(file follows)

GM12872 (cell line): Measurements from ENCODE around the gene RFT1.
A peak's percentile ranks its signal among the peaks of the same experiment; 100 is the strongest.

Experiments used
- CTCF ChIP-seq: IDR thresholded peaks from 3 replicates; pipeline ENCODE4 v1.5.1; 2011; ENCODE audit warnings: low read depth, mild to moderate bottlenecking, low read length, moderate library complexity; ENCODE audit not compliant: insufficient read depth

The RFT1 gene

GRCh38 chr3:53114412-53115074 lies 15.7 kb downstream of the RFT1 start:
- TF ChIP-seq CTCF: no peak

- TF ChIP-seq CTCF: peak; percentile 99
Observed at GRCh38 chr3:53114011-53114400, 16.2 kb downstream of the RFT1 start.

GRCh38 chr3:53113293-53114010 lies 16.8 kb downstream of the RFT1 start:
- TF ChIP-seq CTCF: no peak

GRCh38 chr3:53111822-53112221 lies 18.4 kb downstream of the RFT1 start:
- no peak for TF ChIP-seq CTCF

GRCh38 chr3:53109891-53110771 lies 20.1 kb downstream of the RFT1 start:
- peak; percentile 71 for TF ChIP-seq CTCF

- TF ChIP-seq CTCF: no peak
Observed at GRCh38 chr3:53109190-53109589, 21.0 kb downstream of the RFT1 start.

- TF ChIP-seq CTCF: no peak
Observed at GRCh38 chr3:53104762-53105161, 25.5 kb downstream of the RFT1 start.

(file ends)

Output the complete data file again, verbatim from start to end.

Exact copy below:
GM12872 (cell line): Measurements from ENCODE around the gene RFT1.
A peak's percentile ranks its signal among the peaks of the same experiment; 100 is the strongest.

Experiments used
- CTCF ChIP-seq: IDR thresholded peaks from 3 replicates; pipeline ENCODE4 v1.5.1; 2011; ENCODE audit warnings: low read depth, mild to moderate bottlenecking, low read length, moderate library complexity; ENCODE audit not compliant: insufficient read depth

The RFT1 gene

GRCh38 chr3:53114412-53115074 lies 15.7 kb downstream of the RFT1 start:
- TF ChIP-seq CTCF: no peak

- TF ChIP-seq CTCF: peak; percentile 99
Observed at GRCh38 chr3:53114011-53114400, 16.2 kb downstream of the RFT1 start.

GRCh38 chr3:53113293-53114010 lies 16.8 kb downstream of the RFT1 start:
- TF ChIP-seq CTCF: no peak

GRCh38 chr3:53111822-53112221 lies 18.4 kb downstream of the RFT1 start:
- no peak for TF ChIP-seq CTCF

GRCh38 chr3:53109891-53110771 lies 20.1 kb downstream of the RFT1 start:
- peak; percentile 71 for TF ChIP-seq CTCF

- TF ChIP-seq CTCF: no peak
Observed at GRCh38 chr3:53109190-53109589, 21.0 kb downstream of the RFT1 start.

- TF ChIP-seq CTCF: no peak
Observed at GRCh38 chr3:53104762-53105161, 25.5 kb downstream of the RFT1 start.